PORTAGE, IN: July 01, 2019. Port of Indiana-Burns Harbor recorded a first recently when Dutch shipping company Nirint Shipping discharged two rubber-tire gantry cranes destined for the CSX Intermodal Terminal, 45 miles by road in southwest Chicago.
The port has become popular internationally for heavy lift and project cargo because of its ocean access, proximity to the US heartland and its capability of handling large-dimensional cargo.
The gantry cranes arrived from Liebherr Container Cranes based in Killarney, Ireland and were discharged from the MPV HC Melina by Federal Marine Terminals (FMT). The gantry cranes will be assembled over the next two months and be in service by the end of August.
With a span of eight containers wide and with a hoisting height of one over four containers high, the new equipment will replace two older units at the CSX Intermodal Terminals’ Bedford Park facility handling domestic and international freight.
“The port’s facilities, location and solid infrastructure allow companies to ship cargoes by water directly into the Midwest, significantly reducing the transportation costs and permitting requirements for moving large loads over the highway,” explained Port of Indiana-Burns director Ian Hirt. “Intermodal transport requires all modes to work together seamlessly, and the gantry crane shipment is an example of the efficient transportation attributes and its connectivity in the Midwest.”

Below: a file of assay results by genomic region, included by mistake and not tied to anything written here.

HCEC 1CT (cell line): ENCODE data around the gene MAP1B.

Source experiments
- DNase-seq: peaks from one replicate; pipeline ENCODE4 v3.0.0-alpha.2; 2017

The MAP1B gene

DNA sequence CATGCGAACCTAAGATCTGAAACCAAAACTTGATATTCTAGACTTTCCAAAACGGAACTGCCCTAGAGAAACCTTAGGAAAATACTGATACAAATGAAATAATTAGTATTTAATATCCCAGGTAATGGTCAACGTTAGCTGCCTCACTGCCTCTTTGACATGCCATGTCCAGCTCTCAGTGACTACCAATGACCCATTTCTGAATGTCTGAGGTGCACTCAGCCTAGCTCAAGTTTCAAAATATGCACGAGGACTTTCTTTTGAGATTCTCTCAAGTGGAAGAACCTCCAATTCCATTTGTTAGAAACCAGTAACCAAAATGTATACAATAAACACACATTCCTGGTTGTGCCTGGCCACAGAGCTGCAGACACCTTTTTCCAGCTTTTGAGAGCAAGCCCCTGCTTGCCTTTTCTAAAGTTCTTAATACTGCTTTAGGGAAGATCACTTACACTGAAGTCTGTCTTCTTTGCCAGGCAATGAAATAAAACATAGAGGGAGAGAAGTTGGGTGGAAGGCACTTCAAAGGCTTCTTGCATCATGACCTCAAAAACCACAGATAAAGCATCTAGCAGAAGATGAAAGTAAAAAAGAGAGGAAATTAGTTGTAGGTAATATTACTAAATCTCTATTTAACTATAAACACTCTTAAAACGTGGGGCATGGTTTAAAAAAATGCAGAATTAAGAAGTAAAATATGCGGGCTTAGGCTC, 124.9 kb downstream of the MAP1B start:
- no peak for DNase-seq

The upgraded gantry equipment is expected to offer higher availability, increased productivity and reduced CO2 emissions.
“Our proximity to Burns Harbor allowed us to receive our cargo quickly and efficiently,” said Tom Tisa, head of marketing and strategic development for CSX. “The new cranes are uniquely suited to support our evolving intermodal operations. Their enhanced functionality and durability reinforce our focus on safety and productivity.”
FMT handles steel, breakbulk and project cargo including wind turbine components and massive beer tanks. The company’s maximum two-crane lift is 199.6 tonnes, near the top of any port’s capabilities in the US Great Lakes or Canada.